The third output of the programme was to provide an extensive toolkit of research and best practice for senior hospital managers, allowing them to factor in the new insights when making decisions about major refurbishments or alterations.

The toolkit includes advice and guidance on the best ways to reduce the incidents of violence and aggression through better department layouts, sightlines, lighting, décor, seating, and systems and procedures. For detailed information, visit this website:

Design Council’s project manager Chris Howroyd, who led on both projects, explains one of the most important elements of the design process: “Designers lived and breathed the daily routines of staff and patients and the problems and issues they’re dealing with every day. As well as observing behaviour and systems at work, they talked to patients, visitors and practice NHS staff to gather insights. Designers call this ethnographic research and, driven by their people-centred perspective, it often yields crucial insights”.

‘Intelligent design allows ideas to be prototyped and tested and iterative improvements to be made before large sums of money are committed. Our model aims to take the risk out of innovation by providing a neutral space for public sector professionals and staff to come together with the private sector to tackle intractable problems. Previous challenges show that the model works and it also showed that it’s possible to get the private sector involved in healthcare innovation with relatively small incentives.’

The commode: Existing commodes tend to be made up of multiple parts, with complex junctions between different materials. This makes them difficult and time-consuming to take apart for thorough cleaning. The design team (PearsonLloyd and Kirton Healthcare) developed a simplified construction that makes cleaning the commode quicker and easier, reducing the risk of HCAIs. Aesthetic and functional changes also improve patient comfort and dignity.

A detachable plastic shell and robust stainless steel frame make the commode easy to clean and easy to store. Using a top-loading system for the pan instead of mounting it on the underside of the seat eliminates gaps and openings, preventing waste from contaminating any hard-to-reach parts of the commode. And fewer touch-points between patient and commode reduce the chance of cross-infection through contact with contaminated surfaces.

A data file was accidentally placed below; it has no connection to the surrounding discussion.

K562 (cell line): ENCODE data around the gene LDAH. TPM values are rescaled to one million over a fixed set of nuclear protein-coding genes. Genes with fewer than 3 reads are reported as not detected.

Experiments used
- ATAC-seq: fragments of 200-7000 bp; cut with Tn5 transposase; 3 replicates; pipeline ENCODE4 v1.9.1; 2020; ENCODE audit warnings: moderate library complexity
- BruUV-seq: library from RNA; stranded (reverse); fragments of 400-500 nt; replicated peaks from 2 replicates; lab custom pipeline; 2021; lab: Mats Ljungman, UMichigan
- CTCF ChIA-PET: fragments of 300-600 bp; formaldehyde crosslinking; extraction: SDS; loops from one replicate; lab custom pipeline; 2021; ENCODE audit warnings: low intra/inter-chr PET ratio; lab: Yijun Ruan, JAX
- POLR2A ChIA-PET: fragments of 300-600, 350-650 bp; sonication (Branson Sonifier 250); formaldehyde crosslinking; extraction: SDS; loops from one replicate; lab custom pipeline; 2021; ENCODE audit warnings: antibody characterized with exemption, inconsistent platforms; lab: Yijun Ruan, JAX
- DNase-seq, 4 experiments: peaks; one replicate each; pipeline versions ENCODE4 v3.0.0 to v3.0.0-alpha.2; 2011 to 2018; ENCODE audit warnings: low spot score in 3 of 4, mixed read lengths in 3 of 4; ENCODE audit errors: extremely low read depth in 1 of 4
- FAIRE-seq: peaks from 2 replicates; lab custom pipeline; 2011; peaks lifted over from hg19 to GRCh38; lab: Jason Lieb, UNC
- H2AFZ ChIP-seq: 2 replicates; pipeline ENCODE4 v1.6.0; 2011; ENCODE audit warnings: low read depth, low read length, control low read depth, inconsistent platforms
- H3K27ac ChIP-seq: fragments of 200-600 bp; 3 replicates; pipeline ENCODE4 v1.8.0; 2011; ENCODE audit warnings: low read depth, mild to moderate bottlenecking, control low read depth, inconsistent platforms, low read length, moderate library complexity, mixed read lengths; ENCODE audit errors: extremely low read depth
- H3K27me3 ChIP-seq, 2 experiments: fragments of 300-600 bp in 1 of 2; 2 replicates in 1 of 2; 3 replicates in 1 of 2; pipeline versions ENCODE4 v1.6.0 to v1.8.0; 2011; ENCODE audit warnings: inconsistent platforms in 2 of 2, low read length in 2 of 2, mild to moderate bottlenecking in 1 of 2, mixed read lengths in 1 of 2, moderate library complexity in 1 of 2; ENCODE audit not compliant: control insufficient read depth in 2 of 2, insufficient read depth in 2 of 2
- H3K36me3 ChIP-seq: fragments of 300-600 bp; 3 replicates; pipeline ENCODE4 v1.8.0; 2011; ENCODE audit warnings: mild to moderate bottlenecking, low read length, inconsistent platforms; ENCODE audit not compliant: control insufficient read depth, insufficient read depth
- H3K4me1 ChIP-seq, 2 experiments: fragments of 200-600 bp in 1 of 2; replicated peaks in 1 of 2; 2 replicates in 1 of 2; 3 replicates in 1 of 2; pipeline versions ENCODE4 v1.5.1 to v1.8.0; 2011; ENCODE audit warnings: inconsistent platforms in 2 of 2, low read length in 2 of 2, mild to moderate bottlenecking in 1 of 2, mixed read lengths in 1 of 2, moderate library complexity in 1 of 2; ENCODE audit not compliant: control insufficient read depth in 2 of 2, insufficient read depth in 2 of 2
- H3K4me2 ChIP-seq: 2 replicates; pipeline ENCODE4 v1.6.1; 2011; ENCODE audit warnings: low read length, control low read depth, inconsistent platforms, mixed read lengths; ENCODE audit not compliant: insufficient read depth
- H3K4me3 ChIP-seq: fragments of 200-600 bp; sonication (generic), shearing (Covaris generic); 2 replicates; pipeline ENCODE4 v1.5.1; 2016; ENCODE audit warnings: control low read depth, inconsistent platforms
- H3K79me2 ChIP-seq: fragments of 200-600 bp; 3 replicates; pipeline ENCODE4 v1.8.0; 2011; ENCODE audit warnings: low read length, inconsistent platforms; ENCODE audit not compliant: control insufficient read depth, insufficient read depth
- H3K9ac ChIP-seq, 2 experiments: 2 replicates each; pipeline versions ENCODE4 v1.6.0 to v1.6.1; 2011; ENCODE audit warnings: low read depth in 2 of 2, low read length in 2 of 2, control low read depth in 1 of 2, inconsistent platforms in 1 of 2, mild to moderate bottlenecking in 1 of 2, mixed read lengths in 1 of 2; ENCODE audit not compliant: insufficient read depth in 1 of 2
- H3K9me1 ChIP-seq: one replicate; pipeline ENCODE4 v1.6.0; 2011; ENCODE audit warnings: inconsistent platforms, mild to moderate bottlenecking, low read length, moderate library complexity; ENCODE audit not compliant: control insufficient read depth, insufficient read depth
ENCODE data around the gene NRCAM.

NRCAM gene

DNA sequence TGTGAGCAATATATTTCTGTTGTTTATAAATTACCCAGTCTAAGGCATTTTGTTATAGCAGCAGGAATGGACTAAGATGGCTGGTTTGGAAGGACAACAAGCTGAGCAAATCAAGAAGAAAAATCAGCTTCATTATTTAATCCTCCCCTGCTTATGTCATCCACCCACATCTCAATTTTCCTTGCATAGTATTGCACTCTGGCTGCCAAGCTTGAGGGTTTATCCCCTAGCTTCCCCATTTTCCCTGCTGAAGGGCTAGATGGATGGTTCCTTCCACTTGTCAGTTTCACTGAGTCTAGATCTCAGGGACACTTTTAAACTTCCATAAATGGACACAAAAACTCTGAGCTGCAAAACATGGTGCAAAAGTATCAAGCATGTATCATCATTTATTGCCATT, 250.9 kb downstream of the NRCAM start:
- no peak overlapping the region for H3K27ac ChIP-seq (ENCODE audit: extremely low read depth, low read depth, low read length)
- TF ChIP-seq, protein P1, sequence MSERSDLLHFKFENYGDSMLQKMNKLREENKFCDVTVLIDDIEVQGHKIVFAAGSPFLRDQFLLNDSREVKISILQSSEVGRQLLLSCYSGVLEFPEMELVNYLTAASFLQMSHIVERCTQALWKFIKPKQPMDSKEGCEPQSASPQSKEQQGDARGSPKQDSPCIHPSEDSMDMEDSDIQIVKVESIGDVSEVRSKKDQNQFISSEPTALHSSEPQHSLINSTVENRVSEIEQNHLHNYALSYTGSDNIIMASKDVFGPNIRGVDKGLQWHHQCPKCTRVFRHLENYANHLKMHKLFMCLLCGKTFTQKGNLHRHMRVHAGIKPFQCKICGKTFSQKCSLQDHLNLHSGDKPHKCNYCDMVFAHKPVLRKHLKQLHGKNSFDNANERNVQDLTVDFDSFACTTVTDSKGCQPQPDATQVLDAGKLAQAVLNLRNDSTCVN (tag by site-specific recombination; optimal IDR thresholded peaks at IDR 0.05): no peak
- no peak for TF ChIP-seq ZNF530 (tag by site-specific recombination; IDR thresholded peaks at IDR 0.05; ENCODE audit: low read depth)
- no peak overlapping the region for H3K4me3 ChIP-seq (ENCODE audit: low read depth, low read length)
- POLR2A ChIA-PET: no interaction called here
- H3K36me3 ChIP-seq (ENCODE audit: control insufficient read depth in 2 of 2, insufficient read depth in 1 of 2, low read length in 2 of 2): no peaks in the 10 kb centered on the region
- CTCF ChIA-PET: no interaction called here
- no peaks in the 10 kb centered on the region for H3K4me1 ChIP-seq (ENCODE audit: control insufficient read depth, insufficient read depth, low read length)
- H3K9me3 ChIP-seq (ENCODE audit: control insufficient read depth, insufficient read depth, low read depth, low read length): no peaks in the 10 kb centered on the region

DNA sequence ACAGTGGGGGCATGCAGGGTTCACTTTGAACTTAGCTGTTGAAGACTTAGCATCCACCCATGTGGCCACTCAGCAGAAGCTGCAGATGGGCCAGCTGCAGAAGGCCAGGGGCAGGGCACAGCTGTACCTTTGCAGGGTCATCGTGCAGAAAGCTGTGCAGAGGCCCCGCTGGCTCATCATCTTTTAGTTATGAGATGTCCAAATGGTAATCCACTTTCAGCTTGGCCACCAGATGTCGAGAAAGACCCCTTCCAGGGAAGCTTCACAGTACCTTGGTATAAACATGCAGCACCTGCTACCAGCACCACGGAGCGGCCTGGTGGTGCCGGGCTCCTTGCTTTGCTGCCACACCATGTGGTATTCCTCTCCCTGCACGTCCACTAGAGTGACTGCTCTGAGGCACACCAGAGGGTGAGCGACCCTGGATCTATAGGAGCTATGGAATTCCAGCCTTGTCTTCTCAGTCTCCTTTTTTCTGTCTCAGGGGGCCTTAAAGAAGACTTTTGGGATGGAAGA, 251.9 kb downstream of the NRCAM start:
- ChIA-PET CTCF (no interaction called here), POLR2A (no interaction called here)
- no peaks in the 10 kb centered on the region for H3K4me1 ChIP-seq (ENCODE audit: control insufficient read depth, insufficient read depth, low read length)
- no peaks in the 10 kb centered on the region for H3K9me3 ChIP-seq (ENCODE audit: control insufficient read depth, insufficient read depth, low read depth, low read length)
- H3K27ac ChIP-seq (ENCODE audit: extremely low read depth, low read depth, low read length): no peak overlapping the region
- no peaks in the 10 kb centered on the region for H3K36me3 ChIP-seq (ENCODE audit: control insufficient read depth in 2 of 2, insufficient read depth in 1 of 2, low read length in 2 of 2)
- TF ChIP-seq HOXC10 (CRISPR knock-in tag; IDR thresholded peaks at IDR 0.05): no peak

The Commode has adjustable armrests so patients can slide directly onto it from a bed or chair. Adjustable footrests also make it easier for patients to get into and out of the Commode. Research also found that making a commode look like a piece of furniture can be off-putting for patients. The new design actually looks like a toilet instead of a chair, which helps put patients at ease when using it at the bedside.

Over bed table: Geoff Hollington designed the over-bed table for patients which eliminates hard-to-clean corners, is made of special durable, scratch-resistant materials, and is easier for patients to use unaided. The smooth, easy-clean surface ensures high resistance scratches and heat. A contoured edge contains spillages and the side contact areas have been designed with patient tissue viability in mind.

The Bedside Cabinet: Existing bedside cabinets are difficult to clean. Their complex internal spaces, inaccessible surfaces, angular joints and rough, absorbent materials can harbour liquids, dirt and bacteria.

The solution now being used is a revised version of the traditional bedside cabinet made from durable, wipe-clean plastic that reduces the number of hard-to-reach corners and surfaces without cutting down patient storage space.

Removable drawers with cutaway sides are easy to clean and can be reached by patients without having to get out of bed. The backless design of the cabinet frame, its wipe-clean fascia and integrated handles reduce the number of inaccessible surfaces, allowing rapid cleaning.

Rotationally-moulded plastic is durable, easy to clean and minimises the need for joints and crevices that can harbour bacteria. An in-built radio frequency identification (RFID) lock in the bedside cabinet allows patients to secure their belongings without a traditional lock and key mechanism, which is difficult to clean.

The Patient Chair: Foam padding and vinyl coverings may be comfortable, but their tendency to degrade over time can compromise hygiene. Also, existing chairs are often difficult to disassemble, making cleaning problematic.

Using this insight the design team (PearsonLloyd and Kirton Healthcare) developed a wipe-clean frame and foam-filled waterproof cushions with removable fabric cases make this chair easy to clean regularly without compromising patient comfort.

The removable cushions include Intelli-Gel™, which provide superior pressure management and comfort for the patient and are held in place by magnets. The cushions and fabric cases are interchangeable and can be replaced individually if they are damaged, making the chair more cost effective. A gas lift in the stainless steel frame means that the height of the chair can be adjusted to suit individual patient needs.